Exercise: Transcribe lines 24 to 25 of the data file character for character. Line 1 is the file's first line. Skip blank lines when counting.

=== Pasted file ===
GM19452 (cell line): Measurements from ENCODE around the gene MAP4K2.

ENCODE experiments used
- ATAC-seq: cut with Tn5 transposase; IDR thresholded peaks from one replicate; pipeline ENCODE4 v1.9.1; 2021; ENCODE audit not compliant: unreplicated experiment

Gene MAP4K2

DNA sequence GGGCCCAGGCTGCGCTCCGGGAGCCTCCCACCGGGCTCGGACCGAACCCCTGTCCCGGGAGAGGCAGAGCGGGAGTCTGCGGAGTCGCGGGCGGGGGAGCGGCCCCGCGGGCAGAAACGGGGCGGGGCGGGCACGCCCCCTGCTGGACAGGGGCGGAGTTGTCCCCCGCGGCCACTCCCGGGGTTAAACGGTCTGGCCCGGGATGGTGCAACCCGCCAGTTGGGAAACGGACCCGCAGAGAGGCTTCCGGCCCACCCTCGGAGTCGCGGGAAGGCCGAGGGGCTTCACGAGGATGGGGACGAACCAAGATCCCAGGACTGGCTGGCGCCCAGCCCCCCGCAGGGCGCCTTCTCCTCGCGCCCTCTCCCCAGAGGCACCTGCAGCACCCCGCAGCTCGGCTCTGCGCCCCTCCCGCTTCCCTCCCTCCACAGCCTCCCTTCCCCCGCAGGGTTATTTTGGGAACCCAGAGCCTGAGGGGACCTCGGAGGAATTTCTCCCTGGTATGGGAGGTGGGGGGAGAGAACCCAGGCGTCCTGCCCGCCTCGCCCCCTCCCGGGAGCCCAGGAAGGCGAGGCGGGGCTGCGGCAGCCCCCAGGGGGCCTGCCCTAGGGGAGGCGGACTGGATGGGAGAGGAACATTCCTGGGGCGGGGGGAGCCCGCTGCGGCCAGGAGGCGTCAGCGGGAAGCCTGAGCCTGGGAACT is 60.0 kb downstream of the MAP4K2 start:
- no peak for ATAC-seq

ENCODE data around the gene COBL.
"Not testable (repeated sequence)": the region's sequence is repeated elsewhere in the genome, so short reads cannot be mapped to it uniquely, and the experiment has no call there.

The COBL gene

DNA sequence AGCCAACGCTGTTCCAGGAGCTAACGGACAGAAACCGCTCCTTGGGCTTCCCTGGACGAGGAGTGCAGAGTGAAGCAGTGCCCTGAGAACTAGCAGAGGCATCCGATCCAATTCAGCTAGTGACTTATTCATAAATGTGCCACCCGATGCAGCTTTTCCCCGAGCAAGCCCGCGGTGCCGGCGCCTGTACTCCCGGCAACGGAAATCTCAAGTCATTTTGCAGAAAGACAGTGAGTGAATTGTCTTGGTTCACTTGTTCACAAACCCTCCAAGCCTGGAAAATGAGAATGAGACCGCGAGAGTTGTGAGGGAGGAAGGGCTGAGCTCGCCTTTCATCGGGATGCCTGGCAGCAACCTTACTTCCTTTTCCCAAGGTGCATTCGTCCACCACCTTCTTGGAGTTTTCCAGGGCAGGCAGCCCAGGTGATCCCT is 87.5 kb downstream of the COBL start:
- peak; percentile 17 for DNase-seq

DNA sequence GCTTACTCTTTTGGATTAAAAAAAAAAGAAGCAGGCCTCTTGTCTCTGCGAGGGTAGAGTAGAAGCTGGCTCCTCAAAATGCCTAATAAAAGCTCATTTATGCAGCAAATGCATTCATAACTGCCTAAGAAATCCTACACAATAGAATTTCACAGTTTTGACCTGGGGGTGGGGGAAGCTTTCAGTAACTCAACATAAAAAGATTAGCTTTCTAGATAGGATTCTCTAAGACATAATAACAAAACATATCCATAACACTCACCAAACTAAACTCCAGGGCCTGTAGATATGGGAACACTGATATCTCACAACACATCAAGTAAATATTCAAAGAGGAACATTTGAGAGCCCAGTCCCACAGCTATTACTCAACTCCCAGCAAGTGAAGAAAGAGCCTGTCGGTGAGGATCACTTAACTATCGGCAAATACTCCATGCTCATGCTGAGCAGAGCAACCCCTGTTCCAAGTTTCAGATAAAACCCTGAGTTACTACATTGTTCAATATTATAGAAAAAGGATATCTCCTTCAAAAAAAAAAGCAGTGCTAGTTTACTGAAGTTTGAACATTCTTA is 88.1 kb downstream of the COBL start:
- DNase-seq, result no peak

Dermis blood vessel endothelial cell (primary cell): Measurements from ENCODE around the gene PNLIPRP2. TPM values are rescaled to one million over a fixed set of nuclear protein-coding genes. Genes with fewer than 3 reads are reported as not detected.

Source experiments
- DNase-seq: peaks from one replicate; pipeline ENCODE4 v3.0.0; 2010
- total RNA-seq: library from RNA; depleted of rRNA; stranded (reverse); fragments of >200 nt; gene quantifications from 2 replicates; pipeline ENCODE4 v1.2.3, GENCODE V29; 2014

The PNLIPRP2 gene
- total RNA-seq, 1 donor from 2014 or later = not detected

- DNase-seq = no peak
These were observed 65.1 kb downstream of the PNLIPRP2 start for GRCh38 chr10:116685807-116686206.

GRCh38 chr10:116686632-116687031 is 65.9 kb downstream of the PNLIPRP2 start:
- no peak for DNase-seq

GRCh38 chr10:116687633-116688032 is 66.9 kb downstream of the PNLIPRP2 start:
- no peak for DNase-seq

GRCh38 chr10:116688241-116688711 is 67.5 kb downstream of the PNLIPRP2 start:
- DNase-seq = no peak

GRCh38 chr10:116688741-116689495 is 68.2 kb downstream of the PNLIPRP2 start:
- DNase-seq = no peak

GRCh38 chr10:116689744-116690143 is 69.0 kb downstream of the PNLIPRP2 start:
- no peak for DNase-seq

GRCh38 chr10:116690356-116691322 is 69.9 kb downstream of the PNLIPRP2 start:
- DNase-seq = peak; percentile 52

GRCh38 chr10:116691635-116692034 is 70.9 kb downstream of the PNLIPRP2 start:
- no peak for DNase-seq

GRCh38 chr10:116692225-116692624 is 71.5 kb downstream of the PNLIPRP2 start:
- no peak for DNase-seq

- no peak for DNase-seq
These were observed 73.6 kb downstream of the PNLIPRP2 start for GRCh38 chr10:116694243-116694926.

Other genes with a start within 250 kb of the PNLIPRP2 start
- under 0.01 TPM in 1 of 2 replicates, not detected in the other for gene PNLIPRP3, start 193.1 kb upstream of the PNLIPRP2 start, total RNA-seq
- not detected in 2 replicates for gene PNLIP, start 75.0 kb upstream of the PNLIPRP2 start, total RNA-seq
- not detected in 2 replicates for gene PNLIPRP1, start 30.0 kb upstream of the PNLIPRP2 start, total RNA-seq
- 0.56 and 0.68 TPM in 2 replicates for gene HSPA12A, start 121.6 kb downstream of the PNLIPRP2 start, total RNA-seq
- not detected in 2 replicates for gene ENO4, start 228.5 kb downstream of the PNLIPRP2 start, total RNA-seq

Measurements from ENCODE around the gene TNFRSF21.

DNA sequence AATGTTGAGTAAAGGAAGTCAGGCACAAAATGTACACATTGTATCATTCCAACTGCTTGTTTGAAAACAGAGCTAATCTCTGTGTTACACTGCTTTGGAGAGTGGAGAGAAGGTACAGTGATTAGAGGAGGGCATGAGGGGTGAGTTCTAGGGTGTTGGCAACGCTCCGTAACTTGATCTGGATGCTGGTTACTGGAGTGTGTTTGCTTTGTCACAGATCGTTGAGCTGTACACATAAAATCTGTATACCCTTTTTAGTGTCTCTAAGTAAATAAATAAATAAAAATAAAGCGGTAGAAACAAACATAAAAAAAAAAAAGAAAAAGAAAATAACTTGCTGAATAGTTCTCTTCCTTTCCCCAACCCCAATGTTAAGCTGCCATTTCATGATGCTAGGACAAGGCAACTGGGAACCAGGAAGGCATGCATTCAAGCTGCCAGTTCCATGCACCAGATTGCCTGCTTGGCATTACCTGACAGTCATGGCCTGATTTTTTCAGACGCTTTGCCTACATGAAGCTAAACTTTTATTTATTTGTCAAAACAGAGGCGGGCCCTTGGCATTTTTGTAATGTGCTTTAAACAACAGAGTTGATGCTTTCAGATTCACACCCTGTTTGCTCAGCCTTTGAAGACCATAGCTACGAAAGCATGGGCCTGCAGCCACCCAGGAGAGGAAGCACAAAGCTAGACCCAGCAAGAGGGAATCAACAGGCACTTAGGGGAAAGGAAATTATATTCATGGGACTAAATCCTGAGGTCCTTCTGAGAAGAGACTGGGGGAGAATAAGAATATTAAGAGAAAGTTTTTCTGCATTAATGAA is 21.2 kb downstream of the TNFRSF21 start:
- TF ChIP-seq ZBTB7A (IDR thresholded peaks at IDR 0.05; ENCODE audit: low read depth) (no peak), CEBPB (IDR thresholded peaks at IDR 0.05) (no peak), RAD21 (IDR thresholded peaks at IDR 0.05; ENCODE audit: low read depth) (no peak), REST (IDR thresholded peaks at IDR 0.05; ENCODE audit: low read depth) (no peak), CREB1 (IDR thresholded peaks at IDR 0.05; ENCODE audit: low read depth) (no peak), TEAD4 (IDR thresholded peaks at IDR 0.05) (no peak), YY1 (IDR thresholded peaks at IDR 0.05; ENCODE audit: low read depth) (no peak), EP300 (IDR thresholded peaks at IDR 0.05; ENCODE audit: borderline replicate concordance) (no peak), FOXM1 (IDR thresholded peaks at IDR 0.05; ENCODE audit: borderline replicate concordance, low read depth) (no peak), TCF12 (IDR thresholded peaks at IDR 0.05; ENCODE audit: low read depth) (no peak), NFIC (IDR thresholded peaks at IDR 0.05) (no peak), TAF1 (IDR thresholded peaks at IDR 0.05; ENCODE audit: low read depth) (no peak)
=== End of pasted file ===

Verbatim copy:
GRCh38 chr10:116687633-116688032 is 66.9 kb downstream of the PNLIPRP2 start:
- no peak for DNase-seq